About your Lebanese Family, Anne…

Updated 30 June 2015

Comment  on my post dated 9/12/2011,  from David Anthony in America:

To Anne Frandi-Coory: – What a touching note.   [from post: My Father, Joseph Jacob Habib Eleishah Coory].

Anne blog

Anne Frandi-Coory

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David writes: You mention Aramaic: I have a little story for you…

About 30 years ago, about 1978-1980, my jidoo [grandfather] was visiting my house when a distant cousin from Lebanon visited.  My jidoo’s parents came to America in 1892. He was raised speaking what he and we thought was Arabic. He spoke it fluently- after all, it was what was spoken in his household growing up.

Well, when my cousin, who recently came from Lebanon fleeing the civil war, visited, they (my cousin and my grandfather) both spoke to each other in [what they thought was] Arabic. They couldn’t understand one another. My cousin said my grandfather wasn’t speaking Arabic, but a language much older. He said it was like an Italian listening to Latin.

So I came to find out that my jidoo didn’t really speak Arabic. The language he spoke so fluently was ancient Syriac- as you know, a version of Aramaic. The “Arabic” words I picked up as a youth tended much more towards Aramaic. In fact, many years after my jidoo passed away, a very good friend of mine from Zahle told me that the few Lebanese Aramaic words my dad and I spoke had a strong northern (Ehden) accent. :-)

Just one other note: Anxiety runs rampant in the Lebanese side of the family. For some, the levels of anxiety run so high that it’s disabling. I’m wondering if there’s a similar issue in your family.

Two reasons; 1) Lebanese boys were forced to sit in the back of all classes. Italian and Irish boys sat in front. 2) As my dad had terrible nearsightedness, and he wasn’t allowed to sit in the front of the class because of his skin color, he could never see the blackboard. In order to take any notes, he’d copy notes from the student sitting next to him. When he got caught by a nun, which was often, he’d get sent to the Principal for copying notes. The Principal would tell him to put out his hand, which would then get beaten pretty badly.

Finally,one day, when he was in 8th or 9th grade or so, he came home with such a beaten hand that my sitoo [grandmother] noticed. After she insisted he tell her what happened, my dad then explained what happened. Right away they went and bought him his first pair of glasses. After that, he could see the blackboard better- and his grades went sky high.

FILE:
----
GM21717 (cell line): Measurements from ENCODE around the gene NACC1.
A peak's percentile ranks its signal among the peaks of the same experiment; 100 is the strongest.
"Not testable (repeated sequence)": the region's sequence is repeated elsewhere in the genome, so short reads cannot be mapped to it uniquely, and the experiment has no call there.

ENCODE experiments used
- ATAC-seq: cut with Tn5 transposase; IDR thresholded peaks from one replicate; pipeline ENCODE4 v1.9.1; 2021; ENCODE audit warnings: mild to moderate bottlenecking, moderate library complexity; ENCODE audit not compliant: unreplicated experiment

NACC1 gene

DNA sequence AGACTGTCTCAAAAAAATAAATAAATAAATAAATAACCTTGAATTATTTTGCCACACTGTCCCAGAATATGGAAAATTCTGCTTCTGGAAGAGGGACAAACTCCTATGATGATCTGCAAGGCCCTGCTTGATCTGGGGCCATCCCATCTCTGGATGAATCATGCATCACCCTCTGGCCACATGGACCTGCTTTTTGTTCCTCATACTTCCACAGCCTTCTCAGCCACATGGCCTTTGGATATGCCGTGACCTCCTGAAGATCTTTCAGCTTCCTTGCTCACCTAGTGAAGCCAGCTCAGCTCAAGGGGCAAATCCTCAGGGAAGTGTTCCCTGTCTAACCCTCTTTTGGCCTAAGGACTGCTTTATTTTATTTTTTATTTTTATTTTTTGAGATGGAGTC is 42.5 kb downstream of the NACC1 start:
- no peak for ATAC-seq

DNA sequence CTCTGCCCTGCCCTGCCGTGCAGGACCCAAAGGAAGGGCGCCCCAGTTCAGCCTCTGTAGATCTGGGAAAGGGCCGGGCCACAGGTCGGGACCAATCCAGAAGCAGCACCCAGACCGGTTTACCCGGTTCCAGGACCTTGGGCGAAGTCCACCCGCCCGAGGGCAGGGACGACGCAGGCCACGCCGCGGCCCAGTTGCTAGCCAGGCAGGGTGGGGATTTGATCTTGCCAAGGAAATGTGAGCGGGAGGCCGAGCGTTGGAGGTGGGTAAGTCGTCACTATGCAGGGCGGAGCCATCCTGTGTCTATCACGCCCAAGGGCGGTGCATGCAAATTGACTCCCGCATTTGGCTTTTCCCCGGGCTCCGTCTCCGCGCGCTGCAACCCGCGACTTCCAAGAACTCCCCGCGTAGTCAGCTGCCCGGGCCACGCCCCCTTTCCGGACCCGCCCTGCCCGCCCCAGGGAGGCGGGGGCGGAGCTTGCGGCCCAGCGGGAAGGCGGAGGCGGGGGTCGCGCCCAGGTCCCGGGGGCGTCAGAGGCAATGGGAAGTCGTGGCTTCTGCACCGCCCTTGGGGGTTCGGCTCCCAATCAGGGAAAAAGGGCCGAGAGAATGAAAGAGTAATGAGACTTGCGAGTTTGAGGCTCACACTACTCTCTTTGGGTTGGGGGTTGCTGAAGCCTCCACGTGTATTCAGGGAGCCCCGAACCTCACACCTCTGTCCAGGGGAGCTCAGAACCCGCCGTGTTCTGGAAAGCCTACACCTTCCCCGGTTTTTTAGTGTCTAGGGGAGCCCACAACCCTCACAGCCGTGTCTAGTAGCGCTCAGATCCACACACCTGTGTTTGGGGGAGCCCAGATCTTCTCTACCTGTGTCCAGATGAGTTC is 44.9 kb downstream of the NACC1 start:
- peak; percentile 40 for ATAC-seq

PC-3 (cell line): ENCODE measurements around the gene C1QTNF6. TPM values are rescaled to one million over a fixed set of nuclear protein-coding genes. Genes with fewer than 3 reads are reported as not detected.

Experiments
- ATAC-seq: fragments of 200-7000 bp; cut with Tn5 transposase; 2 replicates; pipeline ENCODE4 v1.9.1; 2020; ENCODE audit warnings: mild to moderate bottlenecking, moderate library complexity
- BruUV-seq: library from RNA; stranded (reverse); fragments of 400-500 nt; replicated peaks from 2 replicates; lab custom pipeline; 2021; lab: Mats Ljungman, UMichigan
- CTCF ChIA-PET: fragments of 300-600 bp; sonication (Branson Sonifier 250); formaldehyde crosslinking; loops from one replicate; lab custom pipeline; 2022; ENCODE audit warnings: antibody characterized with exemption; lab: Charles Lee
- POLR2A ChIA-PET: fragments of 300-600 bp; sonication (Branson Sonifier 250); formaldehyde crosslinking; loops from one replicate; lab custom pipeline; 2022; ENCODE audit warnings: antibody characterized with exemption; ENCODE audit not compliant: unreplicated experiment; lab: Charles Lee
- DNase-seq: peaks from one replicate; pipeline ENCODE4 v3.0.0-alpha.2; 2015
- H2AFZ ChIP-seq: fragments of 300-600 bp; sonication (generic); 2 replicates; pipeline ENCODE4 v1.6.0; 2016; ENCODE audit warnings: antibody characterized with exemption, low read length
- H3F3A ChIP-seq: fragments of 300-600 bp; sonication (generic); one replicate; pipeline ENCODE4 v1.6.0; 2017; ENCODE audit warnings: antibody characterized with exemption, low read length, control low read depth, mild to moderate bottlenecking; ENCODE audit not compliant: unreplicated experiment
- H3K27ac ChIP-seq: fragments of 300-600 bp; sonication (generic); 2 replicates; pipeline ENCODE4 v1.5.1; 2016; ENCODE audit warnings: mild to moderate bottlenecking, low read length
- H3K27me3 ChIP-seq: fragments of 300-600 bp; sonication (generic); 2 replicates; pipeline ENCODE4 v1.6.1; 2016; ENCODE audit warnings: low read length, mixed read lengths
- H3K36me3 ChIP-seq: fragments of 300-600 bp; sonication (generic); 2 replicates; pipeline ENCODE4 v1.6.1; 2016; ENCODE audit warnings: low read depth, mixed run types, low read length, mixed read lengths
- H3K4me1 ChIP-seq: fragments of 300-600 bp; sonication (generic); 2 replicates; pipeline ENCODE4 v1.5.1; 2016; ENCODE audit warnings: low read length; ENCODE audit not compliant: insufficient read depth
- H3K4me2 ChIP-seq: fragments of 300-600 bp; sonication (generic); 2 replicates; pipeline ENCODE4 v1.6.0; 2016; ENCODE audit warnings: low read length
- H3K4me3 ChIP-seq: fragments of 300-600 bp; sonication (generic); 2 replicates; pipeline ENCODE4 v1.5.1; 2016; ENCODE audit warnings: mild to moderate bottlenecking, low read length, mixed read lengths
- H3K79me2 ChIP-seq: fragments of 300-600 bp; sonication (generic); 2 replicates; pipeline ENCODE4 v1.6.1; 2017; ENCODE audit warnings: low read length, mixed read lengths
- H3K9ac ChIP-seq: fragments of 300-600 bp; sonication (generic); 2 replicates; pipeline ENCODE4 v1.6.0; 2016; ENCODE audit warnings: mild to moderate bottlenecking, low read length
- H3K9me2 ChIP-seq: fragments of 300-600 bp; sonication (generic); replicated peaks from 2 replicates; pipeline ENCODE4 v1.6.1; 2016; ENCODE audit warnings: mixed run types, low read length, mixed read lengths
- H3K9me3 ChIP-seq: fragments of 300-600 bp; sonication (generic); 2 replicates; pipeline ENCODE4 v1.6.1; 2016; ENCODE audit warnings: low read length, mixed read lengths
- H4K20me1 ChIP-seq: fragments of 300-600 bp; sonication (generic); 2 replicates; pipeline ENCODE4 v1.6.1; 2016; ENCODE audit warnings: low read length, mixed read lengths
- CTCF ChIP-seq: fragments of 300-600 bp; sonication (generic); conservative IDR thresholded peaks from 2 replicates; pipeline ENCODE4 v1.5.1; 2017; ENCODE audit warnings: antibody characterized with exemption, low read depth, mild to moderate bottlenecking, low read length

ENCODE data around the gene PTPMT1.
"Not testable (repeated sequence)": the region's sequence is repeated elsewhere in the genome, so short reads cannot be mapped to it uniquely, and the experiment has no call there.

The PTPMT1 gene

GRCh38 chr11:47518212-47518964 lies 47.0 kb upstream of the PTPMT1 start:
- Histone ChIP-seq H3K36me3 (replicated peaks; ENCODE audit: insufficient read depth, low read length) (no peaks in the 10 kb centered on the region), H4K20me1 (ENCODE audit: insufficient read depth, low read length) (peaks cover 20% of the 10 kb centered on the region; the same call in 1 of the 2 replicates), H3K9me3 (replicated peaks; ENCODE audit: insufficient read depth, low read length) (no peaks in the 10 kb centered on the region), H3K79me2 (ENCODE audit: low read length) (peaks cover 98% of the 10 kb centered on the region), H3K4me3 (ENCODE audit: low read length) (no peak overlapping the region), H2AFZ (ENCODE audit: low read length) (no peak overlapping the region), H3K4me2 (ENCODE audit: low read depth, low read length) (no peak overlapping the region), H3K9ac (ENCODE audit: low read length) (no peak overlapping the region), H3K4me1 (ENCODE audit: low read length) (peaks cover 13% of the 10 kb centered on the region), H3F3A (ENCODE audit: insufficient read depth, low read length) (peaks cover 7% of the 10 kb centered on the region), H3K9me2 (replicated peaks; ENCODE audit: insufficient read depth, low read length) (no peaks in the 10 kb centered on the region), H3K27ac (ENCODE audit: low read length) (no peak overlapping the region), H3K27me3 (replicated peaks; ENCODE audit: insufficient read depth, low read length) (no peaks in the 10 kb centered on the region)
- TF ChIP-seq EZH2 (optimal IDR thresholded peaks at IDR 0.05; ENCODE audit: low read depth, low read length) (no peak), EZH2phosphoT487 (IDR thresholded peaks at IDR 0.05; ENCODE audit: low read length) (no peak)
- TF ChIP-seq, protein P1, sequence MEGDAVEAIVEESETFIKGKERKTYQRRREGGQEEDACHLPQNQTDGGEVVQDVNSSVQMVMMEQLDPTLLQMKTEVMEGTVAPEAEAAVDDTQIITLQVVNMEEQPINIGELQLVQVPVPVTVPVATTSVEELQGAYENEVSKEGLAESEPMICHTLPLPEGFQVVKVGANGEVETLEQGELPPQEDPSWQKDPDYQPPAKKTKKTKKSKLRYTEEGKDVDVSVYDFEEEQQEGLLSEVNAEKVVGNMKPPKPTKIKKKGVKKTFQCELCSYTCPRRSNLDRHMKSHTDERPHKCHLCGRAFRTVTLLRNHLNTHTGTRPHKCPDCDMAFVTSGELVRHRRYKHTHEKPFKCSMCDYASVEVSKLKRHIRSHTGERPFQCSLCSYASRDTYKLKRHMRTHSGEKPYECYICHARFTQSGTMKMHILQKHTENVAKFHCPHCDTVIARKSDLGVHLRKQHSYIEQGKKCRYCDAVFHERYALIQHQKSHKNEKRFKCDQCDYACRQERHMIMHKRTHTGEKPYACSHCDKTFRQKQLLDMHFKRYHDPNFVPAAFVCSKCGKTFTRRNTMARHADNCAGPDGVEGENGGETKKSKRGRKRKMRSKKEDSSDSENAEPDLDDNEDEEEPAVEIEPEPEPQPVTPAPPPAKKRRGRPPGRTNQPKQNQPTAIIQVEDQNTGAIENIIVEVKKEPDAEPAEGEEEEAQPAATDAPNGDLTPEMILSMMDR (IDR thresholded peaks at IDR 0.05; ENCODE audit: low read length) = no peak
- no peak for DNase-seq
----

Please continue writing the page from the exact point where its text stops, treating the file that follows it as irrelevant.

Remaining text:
But the damage was done. By tenth grade, he left school to work in a factory, partly driven, I’m sure, by the beatings.– David Anthony.

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A very old photo of my grandmother, Eva Coory’s mother and brother, taken in Bcharre, Lebanon.

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Dear David

How wonderful to hear your story. Yes, Aramaic is derived from an ancient form of Syriac and is now spoken only by small pockets of Syrian peasants and by Maronites in Bcharre, Lebanon. It was also the language that Jesus spoke. I did much research into my grandparents’ history and the history of Lebanon in general. My grandfather’s ancestors moved to the hills of Lebanon (Bcharre) around the 14th Century, from Iraq.

It is uncanny how similar are our fathers’ stories. My father, Joseph, was also beaten by the Catholic Brothers at school, and finally one day he ran home and refused to return to school. He was also shortsighted and told me he was often beaten because he couldn’t speak English, only Aramaic!

You may be interested in my book ‘Whatever Happened To Ishtar?’ A personal story, but which also delves deeply into the ancient history of my ancestors and the Aramaic language, which was eventually swamped by the advance of Islam and Arabic, which became the lingua franca of the Middle East.  BTW, Zahle is a name that pops up in my grandfather, Jacob Habib Fahkrey’s family tree.

Anxiety runs deep in my family tree as well.  In both the Lebanese and Italian sides of my family, volatile personalities reign.  My children have inherited the tendency to anxiety, although nowhere near as intense as preceding generations. Of course, both Lebanese and Italian peoples express the whole range of emotions vividly, which can sometimes be quite intimidating to others.

I agree with you about the blatant racism that thrived in those times. Once again, both my Lebanese and Italian ancestors experienced this.

I would love to hear more of your story.

Best wishes,
Anne

Read Here:  The Maronites In History 

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